Guideline #2

Keep to one topic at a time. No piling on of past hurts.

It’s very tempting when you’re talking about something that happened just that day to bring up all the other times similar things like it happened in the past. If you start up that path you can trigger an avalanche that makes resolution nearly impossible. 

I see this a lot in couples therapy where it’s a common misconception that the purpose of therapy is to have the same fight they always have but in front of a therapist. So they really pile it on. “This is just like last fall when you…” If what happened last fall is still an issue, talk about that and only that. 

Piling on past transgressions only serves to distract, to diffuse the focus until it’s fog and overwhelm — none of that is communication. Awareness of how the past can sneak into a conversation will keep the fight manageable, like riding a horse at a fast gallop rather than a full-on bolt. Don’t worry if you find yourself yelling about the Thanksgiving of ’09 when the subject was what happened at dinner last night. Just take a deep breath, lower your voice and refocus. You can do this. 

Guideline #3

Keep it between the two of you. .

Don’t bring in an audience. Keep your family and friends out of it. For real as well as figuratively. It is so tempting to bring in reinforcements, a whole gaggle of character witnesses and ‘experts’.  “My sister says you have an issue with strong women.” Really? Your sister? Speak for yourself. Only yourself.

Another way to bring in other people is to say something like, “You’re just like your father and we know what a jerk he is!” If you have an issue with your father-in-law make him a topic of another conversation because what you’re looking for is insight and this isn’t it. This is a verbal molotov cocktail disguised as insight. Insight shies away from knock-out, drag-out fights, generally speaking.

Keeping each other’s confidence is important as well. That doesn’t mean keeping secrets, it means respecting privacy. Don’t gossip with just anybody about your most intimate fights. I cringe when I see a social media post that was obviously written in the heat of an out-and-out fight. Or when I overhear someone in line behind me at the coffee shop describing what should be a private matter loudly for all to hear. If you want to lean on a friend, make it a good, trustworthy friend who will keep your, and your partner’s, confidence.

Guideline #4

Use a time out.

What’s good for the kids can be just as effective for the grown-ups. When signs that the argument has gone from green light, (you’re doing OK, you’re upset and handling it, you are still communicating, talking and listening thoughtfully), to amber, (It’s getting hot in here, voices are getting strained, maybe a bit loud, biting of tongues is drawing blood) it’s a good idea to separate to quiet corners and let your body and mind cool off a bit. The trick here is to agree to set time out, a few minutes or an hour or after dinner whatever, but also agree on when you’re going to pick up again. “I need a break. I’m exhausted and I just need a few minutes. Could we get back to this after the kids are in bed?” Hopefully, your partner will agree and give you your space. You will both benefit from some hydration (no alcohol!) nutrition and deep breathing.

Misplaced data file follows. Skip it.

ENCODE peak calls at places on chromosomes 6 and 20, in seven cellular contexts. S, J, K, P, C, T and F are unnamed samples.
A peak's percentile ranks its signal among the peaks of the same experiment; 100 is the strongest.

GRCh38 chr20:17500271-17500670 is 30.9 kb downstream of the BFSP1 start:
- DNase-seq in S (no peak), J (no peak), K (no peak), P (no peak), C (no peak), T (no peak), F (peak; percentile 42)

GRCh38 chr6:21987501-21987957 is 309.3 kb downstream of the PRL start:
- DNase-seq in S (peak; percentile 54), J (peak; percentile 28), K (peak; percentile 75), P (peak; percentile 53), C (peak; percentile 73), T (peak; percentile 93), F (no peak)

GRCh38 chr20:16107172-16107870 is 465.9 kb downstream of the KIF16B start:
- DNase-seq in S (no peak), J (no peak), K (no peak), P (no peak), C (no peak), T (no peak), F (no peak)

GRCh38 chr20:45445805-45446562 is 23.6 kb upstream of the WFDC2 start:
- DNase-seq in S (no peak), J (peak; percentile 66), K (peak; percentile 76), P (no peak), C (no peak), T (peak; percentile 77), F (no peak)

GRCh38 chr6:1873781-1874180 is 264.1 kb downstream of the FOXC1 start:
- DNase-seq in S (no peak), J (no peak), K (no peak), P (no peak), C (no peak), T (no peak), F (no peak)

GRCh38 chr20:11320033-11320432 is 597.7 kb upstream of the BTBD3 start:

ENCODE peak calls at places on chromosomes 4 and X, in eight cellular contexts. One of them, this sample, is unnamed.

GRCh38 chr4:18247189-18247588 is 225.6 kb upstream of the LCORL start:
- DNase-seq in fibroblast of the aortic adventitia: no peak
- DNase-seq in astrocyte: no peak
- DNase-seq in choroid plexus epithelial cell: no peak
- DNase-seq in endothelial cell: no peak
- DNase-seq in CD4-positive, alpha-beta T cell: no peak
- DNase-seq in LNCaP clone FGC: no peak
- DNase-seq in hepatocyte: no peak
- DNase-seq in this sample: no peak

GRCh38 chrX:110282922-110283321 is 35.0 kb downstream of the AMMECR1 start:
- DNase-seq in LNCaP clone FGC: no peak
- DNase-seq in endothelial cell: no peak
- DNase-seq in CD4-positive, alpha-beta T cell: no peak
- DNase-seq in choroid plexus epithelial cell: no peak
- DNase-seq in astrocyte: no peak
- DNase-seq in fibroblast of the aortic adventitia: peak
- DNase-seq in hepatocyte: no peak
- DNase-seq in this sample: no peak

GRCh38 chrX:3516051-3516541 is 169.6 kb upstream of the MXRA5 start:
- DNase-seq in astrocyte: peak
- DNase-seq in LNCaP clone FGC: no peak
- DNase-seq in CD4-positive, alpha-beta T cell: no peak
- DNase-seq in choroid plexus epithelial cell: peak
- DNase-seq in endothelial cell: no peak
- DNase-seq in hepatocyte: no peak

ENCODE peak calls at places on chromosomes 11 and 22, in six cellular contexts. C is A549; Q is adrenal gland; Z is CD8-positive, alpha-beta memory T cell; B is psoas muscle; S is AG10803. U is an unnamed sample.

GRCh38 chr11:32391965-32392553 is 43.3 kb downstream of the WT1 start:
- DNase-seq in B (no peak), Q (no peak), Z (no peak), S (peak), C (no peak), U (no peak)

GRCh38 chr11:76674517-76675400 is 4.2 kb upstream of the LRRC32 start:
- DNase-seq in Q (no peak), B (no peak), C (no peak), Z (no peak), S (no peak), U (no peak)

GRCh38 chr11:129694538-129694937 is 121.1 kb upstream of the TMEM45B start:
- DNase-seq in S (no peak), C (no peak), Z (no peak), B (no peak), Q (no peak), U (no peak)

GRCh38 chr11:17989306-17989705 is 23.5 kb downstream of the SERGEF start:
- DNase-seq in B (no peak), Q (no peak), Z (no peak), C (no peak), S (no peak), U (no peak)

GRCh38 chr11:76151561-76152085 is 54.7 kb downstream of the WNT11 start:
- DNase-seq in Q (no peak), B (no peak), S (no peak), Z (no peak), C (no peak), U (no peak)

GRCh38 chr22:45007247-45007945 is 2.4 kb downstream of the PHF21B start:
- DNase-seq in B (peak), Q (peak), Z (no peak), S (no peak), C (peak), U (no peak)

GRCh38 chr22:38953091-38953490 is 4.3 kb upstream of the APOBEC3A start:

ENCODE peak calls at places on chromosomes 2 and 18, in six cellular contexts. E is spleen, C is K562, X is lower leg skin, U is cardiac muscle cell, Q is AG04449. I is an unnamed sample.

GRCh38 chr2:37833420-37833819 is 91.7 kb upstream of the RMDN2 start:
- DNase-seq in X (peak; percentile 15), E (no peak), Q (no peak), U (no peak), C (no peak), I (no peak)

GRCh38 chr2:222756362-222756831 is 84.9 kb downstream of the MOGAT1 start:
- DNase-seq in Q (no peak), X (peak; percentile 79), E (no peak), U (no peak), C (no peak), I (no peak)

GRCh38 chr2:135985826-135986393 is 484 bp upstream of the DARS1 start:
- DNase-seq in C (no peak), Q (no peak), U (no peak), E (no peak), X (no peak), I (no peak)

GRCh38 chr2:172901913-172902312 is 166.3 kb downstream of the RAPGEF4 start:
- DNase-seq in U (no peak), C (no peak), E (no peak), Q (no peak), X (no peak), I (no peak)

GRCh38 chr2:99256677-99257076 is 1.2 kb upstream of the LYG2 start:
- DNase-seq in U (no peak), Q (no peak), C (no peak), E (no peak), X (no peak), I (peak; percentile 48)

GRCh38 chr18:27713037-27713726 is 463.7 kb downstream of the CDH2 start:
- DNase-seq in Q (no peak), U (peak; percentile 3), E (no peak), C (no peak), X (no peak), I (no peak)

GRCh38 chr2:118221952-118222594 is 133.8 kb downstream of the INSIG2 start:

Rope-a-dope. This maneuver is reported to me by weary spouses who are stalked around the house like they are prey and told that they are “giving up” when they ask for a break, that what is needed is “more work, not less” and they should hammer at this even if it takes all night!

When they don’t agree or you don’t agree on a time out you’ve got a problem. Don’t chase. Be wary of being chased. You both need to trust each other that you will re-engage after the time out. When you’re afraid that the break will mean no resolution and the problem will go into hiding until it pops up again, the result can be chasing. It’s also a bully’s tactic to wear the opponent down by not allowing a break.

Keeping Your Respect for Each Other Intact.

A good fight is one that resolves with both people’s respect for each other and for themselves intact. 

You managed to get down in the arena, used all the tools, not weapons, available to find understanding, empathy, compassion and, yes, love. You placed the problem outside of the relationship, in front of you, not between you, or worse, inside of you, so that you can both look at it, out there, instead of blaming each other.

 A good fight can end in the best, awesome make-up sex ever because together you became the victorious veterans of a well-fought battle by hearing and seeing each other through the fog of war.

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Elvira G. Aletta, PhD.

Elvira G. Aletta, Ph.D. is a wife, mom to two adults and one horse, psychologist and writer who lives in Western New York where it’s cool to wear a cape and tall boots every day.